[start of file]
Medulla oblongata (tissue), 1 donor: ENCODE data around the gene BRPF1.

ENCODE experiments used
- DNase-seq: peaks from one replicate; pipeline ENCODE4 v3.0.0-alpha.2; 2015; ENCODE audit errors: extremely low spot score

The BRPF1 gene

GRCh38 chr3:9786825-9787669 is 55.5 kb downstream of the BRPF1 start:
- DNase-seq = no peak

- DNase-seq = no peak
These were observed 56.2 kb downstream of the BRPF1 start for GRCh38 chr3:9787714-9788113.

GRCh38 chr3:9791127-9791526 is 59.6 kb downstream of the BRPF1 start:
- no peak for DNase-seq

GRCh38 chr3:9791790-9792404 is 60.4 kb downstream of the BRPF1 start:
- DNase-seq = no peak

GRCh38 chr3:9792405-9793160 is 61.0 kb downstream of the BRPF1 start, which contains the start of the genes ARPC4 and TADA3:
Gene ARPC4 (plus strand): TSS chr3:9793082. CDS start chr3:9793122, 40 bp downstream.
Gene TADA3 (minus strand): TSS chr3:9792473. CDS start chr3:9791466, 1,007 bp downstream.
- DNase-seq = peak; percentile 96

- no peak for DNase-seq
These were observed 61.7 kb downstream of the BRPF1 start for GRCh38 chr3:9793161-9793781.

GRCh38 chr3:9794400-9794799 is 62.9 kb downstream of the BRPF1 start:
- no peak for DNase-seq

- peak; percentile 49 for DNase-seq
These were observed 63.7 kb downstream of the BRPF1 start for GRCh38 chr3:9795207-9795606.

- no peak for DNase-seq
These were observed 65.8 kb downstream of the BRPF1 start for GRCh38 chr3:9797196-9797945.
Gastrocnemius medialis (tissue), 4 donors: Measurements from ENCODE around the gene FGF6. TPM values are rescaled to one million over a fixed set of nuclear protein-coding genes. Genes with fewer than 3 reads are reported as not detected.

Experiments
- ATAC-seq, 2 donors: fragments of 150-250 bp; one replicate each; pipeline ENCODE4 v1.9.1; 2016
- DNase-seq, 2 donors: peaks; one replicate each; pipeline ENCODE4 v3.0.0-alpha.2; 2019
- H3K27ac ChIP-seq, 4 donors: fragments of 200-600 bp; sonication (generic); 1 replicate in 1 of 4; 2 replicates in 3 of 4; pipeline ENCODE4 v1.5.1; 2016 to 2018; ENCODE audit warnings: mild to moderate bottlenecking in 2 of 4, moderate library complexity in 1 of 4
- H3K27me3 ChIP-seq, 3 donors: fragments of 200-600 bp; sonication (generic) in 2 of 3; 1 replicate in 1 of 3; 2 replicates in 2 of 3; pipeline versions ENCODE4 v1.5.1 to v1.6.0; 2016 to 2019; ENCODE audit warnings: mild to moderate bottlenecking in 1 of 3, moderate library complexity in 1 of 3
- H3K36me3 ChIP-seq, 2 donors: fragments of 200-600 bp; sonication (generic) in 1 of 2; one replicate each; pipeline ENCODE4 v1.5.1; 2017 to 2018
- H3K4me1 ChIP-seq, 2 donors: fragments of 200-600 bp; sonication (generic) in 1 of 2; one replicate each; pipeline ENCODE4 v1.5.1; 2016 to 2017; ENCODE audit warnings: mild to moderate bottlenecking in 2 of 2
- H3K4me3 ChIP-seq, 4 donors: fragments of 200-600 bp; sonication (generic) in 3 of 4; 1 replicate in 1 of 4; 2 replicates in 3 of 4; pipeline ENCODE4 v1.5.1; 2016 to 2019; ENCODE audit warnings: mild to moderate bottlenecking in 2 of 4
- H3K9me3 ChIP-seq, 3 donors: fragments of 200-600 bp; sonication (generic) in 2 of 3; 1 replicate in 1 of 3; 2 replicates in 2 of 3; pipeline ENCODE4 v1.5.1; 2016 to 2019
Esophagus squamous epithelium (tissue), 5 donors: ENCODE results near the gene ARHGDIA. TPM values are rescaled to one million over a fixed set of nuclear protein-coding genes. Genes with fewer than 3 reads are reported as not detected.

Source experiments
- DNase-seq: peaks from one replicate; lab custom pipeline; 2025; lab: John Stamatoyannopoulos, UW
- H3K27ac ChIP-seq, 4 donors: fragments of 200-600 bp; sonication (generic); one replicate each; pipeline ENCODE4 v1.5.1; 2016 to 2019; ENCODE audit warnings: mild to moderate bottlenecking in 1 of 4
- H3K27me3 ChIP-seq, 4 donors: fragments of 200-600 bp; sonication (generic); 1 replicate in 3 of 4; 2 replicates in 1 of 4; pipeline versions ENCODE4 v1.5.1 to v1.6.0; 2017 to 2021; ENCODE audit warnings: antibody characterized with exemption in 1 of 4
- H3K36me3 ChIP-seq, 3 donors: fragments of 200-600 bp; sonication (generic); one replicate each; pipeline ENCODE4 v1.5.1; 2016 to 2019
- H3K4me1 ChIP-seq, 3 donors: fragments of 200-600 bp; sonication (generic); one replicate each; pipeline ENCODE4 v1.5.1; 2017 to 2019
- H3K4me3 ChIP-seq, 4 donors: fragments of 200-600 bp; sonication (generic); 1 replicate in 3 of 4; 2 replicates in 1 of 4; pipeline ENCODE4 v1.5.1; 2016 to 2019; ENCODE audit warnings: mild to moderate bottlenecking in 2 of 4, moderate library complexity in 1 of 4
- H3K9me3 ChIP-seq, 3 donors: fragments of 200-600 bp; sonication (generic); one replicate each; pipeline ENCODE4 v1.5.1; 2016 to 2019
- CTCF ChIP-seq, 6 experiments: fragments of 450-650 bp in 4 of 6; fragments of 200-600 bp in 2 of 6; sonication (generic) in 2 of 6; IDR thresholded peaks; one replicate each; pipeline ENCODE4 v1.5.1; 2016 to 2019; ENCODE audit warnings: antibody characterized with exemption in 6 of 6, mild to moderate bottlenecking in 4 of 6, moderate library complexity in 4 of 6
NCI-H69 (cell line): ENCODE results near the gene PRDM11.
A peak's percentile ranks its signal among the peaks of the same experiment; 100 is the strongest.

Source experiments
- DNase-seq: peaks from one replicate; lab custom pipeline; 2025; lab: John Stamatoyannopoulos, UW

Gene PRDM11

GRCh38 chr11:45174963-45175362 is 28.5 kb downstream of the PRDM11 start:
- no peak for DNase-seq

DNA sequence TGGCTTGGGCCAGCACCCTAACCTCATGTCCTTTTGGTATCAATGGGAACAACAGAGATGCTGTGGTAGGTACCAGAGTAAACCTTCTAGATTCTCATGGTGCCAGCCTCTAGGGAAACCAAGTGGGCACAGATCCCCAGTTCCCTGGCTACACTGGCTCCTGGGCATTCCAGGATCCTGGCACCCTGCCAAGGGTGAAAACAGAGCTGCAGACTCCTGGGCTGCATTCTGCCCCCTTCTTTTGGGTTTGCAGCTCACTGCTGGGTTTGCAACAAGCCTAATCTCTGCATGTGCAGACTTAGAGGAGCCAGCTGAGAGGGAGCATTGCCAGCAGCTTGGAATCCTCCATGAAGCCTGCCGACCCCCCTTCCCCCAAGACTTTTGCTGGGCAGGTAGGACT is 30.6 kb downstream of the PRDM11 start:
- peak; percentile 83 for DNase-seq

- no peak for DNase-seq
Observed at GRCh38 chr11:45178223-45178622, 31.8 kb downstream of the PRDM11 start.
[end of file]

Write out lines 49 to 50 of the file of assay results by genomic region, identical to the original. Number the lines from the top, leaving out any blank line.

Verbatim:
Gene PRDM11

GRCh38 chr11:45174963-45175362 is 28.5 kb downstream of the PRDM11 start: